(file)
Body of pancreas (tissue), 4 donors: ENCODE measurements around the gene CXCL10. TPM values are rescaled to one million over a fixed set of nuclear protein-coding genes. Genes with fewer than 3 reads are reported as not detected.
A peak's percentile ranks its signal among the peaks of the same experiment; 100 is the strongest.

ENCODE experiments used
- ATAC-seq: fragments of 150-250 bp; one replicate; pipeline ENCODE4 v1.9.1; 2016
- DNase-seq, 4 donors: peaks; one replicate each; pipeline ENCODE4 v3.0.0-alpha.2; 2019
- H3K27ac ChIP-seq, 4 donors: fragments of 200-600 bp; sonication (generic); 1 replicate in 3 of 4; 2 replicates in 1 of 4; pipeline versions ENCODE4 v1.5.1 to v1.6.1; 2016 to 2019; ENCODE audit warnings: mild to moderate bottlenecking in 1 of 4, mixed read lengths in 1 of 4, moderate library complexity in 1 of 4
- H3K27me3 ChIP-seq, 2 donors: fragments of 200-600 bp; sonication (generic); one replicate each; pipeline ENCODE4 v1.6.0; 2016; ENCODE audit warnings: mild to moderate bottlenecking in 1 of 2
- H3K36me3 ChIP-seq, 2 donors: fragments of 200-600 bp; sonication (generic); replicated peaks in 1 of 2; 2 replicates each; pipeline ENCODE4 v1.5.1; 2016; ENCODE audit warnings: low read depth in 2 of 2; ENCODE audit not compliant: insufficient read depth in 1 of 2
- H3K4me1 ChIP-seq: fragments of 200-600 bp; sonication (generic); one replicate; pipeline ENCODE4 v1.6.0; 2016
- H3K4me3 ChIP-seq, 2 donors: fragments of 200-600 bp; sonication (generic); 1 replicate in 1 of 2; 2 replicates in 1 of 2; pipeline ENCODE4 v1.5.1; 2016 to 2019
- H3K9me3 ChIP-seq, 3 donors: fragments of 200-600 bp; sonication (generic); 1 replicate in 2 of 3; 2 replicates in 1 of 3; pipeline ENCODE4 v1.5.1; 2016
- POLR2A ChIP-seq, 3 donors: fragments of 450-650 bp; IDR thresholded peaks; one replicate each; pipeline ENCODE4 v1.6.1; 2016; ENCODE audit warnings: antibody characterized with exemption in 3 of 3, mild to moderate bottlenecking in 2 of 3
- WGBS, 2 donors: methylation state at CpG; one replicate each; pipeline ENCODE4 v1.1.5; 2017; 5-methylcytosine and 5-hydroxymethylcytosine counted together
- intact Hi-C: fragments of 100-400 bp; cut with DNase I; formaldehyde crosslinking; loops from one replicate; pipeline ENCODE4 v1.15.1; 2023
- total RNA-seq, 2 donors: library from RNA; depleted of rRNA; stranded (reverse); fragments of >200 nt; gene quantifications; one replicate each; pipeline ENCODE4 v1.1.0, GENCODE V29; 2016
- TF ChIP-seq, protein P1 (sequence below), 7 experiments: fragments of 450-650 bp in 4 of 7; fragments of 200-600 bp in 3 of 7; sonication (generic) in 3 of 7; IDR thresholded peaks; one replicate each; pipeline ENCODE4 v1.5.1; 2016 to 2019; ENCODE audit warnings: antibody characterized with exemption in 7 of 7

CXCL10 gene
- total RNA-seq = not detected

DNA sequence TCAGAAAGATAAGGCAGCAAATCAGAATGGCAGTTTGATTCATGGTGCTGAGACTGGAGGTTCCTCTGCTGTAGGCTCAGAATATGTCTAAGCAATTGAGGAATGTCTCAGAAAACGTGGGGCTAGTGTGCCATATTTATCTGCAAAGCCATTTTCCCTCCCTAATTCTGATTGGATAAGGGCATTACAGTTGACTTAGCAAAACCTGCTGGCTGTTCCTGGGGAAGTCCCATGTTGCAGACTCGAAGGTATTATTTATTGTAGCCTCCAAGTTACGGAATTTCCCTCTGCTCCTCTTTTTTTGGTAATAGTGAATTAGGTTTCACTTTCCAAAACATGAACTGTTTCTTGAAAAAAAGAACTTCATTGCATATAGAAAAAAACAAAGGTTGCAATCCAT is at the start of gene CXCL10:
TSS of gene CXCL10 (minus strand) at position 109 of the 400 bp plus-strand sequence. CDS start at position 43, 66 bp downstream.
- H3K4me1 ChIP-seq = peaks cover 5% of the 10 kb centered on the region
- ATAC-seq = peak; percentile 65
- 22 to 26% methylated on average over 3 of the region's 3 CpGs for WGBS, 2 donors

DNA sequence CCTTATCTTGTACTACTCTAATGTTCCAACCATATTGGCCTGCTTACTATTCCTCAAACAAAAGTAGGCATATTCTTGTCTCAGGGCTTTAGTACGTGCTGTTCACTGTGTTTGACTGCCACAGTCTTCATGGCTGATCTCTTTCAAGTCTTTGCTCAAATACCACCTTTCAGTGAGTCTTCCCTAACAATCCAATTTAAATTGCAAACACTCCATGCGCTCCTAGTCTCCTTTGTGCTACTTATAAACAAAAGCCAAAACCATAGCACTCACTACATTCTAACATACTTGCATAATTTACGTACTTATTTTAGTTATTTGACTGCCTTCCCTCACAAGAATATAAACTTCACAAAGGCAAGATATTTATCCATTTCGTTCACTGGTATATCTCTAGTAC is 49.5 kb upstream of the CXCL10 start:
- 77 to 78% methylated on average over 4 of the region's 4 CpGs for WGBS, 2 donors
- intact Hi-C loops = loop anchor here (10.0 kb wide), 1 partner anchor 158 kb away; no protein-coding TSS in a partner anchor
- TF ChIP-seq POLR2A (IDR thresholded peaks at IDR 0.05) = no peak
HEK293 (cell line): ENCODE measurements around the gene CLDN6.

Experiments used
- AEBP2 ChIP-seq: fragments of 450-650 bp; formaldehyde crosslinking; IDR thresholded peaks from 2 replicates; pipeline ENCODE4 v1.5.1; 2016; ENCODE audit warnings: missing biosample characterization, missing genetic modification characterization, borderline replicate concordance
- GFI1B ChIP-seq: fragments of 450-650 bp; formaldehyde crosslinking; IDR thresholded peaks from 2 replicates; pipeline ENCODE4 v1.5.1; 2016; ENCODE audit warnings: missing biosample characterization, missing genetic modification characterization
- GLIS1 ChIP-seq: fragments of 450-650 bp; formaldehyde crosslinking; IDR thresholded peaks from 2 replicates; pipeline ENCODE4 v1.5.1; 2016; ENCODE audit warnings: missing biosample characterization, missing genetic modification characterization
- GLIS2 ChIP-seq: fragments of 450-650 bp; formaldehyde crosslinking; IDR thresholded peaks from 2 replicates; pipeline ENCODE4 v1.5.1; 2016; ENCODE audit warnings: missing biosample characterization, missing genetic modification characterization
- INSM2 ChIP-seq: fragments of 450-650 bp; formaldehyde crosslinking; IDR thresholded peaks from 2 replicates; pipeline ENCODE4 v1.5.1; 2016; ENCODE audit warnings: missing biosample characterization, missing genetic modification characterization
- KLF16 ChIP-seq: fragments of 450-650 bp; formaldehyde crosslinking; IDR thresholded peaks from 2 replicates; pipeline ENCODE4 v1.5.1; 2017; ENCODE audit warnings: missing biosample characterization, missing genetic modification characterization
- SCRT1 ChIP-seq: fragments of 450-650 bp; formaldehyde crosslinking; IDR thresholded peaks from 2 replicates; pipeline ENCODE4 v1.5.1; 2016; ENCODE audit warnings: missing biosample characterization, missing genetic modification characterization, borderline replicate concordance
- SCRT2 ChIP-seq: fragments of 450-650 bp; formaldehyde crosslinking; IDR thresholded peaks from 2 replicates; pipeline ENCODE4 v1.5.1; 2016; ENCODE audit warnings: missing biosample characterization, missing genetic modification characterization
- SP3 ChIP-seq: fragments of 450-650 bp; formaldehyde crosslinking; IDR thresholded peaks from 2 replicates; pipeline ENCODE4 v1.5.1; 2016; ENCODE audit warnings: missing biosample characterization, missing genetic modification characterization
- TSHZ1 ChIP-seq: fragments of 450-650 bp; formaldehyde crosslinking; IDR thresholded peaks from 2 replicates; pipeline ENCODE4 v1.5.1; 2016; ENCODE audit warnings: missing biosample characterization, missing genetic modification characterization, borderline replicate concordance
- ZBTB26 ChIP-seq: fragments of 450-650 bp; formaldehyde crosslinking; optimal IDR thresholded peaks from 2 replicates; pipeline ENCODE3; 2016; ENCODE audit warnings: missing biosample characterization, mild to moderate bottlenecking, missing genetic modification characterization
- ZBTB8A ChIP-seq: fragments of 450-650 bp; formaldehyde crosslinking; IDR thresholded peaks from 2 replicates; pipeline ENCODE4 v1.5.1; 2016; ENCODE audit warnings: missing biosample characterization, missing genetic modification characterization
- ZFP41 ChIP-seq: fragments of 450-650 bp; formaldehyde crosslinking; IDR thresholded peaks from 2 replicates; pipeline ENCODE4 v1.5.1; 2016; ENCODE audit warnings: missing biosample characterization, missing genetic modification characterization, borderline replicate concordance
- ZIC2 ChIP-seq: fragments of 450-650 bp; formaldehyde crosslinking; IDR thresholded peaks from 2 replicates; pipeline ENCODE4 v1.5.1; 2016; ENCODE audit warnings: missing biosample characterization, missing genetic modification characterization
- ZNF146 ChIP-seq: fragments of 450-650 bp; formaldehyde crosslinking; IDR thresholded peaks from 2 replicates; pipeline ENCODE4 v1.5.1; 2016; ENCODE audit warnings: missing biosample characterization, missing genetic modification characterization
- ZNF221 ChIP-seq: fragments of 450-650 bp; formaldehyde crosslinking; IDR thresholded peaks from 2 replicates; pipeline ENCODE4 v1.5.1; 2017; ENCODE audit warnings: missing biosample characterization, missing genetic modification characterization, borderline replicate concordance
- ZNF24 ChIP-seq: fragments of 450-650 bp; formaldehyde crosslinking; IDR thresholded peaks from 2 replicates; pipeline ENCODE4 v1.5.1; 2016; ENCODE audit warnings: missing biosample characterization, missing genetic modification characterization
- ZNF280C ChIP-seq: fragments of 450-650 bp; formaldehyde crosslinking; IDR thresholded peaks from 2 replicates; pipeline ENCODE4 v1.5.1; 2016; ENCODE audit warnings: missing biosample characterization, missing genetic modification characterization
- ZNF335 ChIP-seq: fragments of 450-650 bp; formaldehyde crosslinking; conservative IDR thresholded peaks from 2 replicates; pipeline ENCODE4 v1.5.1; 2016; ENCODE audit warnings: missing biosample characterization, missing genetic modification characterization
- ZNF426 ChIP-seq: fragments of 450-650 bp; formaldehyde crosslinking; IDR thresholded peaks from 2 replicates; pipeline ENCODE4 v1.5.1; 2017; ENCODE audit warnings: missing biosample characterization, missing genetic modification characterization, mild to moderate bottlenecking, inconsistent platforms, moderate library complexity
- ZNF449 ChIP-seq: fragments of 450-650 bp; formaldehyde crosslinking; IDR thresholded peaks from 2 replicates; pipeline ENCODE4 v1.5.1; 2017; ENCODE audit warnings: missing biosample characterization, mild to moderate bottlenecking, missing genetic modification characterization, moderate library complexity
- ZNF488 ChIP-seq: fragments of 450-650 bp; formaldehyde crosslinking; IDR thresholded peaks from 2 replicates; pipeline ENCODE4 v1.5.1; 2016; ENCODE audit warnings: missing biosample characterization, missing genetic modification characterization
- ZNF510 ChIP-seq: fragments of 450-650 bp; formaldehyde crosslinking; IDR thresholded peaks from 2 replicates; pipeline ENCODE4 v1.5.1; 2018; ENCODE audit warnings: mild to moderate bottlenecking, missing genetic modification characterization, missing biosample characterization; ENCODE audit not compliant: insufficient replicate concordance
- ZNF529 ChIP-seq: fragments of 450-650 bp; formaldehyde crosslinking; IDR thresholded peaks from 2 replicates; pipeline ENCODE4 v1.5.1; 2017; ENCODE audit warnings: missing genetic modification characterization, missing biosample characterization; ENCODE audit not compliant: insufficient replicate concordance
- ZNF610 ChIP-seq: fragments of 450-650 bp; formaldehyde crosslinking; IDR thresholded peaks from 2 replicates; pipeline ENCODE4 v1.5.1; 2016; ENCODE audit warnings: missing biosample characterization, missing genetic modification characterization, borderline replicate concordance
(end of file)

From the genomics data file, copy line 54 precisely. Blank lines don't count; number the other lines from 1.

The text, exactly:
- ZNF610 ChIP-seq: fragments of 450-650 bp; formaldehyde crosslinking; IDR thresholded peaks from 2 replicates; pipeline ENCODE4 v1.5.1; 2016; ENCODE audit warnings: missing biosample characterization, missing genetic modification characterization, borderline replicate concordance